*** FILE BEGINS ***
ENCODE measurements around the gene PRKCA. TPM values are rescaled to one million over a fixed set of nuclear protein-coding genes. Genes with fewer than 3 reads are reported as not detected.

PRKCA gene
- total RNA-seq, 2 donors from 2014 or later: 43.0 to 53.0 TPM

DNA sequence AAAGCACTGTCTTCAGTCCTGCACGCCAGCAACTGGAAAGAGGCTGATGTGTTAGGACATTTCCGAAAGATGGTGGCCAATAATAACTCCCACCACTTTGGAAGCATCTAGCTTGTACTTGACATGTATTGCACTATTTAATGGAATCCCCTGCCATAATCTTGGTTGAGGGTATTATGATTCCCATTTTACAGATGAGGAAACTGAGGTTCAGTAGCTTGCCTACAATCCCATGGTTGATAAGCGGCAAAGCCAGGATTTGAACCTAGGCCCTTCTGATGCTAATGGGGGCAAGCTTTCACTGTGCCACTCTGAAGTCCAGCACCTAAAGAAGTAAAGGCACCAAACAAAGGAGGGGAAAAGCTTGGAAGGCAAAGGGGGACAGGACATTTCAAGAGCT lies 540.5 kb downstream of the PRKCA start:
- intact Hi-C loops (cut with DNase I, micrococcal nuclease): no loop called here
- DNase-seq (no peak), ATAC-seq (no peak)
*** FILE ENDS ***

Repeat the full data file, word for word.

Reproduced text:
ENCODE measurements around the gene PRKCA. TPM values are rescaled to one million over a fixed set of nuclear protein-coding genes. Genes with fewer than 3 reads are reported as not detected.

PRKCA gene
- total RNA-seq, 2 donors from 2014 or later: 43.0 to 53.0 TPM

DNA sequence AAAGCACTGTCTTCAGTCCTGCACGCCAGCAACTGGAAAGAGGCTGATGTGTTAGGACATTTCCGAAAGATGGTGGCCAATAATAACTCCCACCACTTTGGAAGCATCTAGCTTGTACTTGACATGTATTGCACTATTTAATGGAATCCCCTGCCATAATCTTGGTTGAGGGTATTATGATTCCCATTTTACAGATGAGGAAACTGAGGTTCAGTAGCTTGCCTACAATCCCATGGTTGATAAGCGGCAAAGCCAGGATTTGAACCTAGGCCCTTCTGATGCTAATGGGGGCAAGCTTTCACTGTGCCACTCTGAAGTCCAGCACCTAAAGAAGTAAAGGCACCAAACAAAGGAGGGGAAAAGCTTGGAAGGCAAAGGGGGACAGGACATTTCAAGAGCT lies 540.5 kb downstream of the PRKCA start:
- intact Hi-C loops (cut with DNase I, micrococcal nuclease): no loop called here
- DNase-seq (no peak), ATAC-seq (no peak)